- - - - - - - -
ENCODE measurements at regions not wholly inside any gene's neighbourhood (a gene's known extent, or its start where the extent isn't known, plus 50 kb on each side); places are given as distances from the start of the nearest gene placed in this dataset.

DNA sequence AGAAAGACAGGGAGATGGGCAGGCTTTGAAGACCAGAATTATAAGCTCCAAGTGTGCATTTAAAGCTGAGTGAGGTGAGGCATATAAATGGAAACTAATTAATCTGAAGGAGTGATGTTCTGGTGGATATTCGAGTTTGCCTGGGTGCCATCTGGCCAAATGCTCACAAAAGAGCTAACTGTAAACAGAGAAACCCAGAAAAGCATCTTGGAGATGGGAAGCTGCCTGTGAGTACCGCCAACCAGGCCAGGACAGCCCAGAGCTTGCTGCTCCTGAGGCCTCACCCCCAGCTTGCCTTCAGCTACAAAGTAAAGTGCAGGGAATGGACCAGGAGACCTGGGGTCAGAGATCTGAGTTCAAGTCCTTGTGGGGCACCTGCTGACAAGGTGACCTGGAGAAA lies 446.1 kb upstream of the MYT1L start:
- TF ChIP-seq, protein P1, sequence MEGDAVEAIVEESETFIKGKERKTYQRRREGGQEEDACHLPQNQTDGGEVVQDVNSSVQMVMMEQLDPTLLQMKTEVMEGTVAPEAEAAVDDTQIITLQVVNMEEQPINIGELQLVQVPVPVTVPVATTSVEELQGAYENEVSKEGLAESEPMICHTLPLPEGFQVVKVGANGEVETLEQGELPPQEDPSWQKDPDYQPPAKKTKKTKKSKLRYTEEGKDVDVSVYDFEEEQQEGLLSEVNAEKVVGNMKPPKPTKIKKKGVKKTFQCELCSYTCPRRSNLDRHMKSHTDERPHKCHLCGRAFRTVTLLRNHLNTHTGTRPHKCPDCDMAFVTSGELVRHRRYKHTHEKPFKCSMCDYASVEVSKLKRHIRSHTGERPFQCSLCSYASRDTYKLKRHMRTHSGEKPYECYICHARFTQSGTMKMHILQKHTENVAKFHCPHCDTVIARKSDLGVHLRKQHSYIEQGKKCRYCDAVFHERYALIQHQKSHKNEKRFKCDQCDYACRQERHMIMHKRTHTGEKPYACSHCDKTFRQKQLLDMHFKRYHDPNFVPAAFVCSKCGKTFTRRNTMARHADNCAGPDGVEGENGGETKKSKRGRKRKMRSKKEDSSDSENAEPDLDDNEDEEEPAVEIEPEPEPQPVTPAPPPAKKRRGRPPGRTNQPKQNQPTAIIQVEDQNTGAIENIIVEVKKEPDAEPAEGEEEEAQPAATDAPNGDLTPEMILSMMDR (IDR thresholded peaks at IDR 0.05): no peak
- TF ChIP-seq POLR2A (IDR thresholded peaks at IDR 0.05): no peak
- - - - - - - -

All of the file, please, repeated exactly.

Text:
ENCODE measurements at regions not wholly inside any gene's neighbourhood (a gene's known extent, or its start where the extent isn't known, plus 50 kb on each side); places are given as distances from the start of the nearest gene placed in this dataset.

DNA sequence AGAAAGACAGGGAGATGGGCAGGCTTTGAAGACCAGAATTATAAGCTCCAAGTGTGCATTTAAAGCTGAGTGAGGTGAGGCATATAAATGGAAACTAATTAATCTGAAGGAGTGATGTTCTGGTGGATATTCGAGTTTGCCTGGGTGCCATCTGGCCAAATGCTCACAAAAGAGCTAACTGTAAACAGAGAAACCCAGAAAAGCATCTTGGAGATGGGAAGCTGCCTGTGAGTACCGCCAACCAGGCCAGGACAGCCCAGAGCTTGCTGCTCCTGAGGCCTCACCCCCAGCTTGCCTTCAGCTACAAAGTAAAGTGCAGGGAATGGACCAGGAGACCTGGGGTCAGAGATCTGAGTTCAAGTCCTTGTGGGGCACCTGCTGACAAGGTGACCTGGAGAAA lies 446.1 kb upstream of the MYT1L start:
- TF ChIP-seq, protein P1, sequence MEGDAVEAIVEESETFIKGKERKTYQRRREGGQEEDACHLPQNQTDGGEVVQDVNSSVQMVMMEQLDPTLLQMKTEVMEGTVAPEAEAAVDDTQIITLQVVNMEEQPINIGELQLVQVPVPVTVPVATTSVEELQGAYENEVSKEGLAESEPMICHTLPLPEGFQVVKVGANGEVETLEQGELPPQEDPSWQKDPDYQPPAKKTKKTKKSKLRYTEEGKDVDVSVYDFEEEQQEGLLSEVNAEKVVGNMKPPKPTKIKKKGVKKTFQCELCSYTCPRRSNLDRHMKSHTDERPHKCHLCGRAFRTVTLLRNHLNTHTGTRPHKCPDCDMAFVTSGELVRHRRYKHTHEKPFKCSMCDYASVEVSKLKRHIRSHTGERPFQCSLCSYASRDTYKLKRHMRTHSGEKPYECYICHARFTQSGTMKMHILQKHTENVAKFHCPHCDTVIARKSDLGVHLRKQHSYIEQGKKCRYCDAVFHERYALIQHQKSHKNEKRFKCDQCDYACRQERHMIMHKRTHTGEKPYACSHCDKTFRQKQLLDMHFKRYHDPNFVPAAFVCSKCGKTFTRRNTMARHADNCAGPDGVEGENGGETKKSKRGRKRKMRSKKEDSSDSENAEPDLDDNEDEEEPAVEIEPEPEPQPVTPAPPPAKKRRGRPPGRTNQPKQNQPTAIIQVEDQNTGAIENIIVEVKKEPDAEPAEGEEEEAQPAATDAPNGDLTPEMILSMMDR (IDR thresholded peaks at IDR 0.05): no peak
- TF ChIP-seq POLR2A (IDR thresholded peaks at IDR 0.05): no peak